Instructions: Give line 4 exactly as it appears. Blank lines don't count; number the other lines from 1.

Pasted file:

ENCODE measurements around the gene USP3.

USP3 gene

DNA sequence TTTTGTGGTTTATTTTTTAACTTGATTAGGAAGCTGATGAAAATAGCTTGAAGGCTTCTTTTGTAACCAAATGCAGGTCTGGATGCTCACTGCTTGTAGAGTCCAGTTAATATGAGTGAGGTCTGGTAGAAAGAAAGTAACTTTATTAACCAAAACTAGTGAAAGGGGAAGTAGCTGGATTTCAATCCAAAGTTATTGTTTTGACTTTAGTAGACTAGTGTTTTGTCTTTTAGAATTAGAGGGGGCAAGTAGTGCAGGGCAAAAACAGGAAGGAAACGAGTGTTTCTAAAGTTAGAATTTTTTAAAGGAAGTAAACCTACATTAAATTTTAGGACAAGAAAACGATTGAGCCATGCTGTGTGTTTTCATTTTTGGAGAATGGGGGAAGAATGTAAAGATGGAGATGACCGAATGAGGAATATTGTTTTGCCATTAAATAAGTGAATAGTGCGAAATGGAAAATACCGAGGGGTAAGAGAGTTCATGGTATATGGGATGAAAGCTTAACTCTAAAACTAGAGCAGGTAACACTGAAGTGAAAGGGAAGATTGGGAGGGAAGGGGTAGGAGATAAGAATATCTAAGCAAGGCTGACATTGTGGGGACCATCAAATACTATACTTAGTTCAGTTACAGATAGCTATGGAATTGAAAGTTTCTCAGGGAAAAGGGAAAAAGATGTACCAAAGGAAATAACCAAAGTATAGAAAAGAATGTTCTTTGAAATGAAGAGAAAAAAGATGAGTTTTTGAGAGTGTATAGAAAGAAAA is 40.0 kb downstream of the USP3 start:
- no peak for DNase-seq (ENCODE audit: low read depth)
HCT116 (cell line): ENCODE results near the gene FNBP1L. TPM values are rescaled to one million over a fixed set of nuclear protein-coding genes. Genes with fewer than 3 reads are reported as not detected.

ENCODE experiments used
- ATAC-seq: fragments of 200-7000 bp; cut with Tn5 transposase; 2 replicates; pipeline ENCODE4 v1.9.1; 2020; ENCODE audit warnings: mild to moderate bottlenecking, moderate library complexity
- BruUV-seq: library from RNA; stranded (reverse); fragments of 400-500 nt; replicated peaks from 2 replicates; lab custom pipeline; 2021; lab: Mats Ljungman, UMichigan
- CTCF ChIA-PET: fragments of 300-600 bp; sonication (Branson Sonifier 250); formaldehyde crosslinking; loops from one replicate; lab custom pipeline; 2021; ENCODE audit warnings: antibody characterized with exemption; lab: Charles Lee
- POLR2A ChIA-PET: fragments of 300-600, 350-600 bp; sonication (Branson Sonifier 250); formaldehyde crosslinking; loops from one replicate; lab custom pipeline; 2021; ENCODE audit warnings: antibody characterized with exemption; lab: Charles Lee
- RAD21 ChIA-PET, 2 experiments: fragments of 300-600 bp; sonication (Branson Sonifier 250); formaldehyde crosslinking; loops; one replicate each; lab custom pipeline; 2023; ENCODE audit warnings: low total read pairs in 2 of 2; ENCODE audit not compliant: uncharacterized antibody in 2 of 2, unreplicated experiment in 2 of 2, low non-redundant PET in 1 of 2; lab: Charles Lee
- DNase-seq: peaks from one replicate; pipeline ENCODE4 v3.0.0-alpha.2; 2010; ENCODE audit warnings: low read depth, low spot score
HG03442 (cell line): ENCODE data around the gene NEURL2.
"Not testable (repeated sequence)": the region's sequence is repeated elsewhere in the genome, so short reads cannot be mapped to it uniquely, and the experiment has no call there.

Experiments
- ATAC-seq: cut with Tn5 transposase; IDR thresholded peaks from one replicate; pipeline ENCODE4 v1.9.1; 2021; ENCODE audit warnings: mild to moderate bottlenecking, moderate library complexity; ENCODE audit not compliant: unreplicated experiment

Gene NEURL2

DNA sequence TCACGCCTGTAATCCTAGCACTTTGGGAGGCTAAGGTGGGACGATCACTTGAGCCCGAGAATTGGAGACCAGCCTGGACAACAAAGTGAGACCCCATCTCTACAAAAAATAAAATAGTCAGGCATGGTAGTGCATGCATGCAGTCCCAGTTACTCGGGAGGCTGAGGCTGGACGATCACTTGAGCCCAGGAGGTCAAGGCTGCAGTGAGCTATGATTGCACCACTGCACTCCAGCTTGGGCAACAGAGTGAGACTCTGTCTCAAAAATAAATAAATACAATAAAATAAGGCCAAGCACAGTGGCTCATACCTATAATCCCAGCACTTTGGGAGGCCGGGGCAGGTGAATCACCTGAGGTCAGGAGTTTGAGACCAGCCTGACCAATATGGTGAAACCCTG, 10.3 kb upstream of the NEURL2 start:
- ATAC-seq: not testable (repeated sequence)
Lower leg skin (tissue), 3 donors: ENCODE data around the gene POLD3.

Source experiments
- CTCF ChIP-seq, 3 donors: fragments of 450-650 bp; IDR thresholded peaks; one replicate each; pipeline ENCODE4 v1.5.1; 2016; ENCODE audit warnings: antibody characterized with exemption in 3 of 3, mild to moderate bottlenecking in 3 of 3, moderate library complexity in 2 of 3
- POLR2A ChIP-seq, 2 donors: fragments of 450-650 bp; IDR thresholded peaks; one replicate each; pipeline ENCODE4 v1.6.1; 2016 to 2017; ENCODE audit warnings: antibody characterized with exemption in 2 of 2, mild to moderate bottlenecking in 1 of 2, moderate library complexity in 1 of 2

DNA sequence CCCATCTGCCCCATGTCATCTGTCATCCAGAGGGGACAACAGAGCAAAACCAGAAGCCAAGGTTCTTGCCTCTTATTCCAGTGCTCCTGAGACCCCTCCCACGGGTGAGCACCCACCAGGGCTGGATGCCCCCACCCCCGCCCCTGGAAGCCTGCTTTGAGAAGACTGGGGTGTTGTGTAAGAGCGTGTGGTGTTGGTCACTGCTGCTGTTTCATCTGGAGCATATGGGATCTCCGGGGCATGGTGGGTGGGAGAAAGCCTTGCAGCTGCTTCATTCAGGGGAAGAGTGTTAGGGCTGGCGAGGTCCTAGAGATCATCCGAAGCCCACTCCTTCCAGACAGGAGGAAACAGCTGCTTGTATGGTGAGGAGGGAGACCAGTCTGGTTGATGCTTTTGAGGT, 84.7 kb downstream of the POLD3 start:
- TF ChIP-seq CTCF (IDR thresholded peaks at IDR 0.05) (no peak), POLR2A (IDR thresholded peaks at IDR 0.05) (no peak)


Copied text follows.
- no peak for DNase-seq (ENCODE audit: low read depth)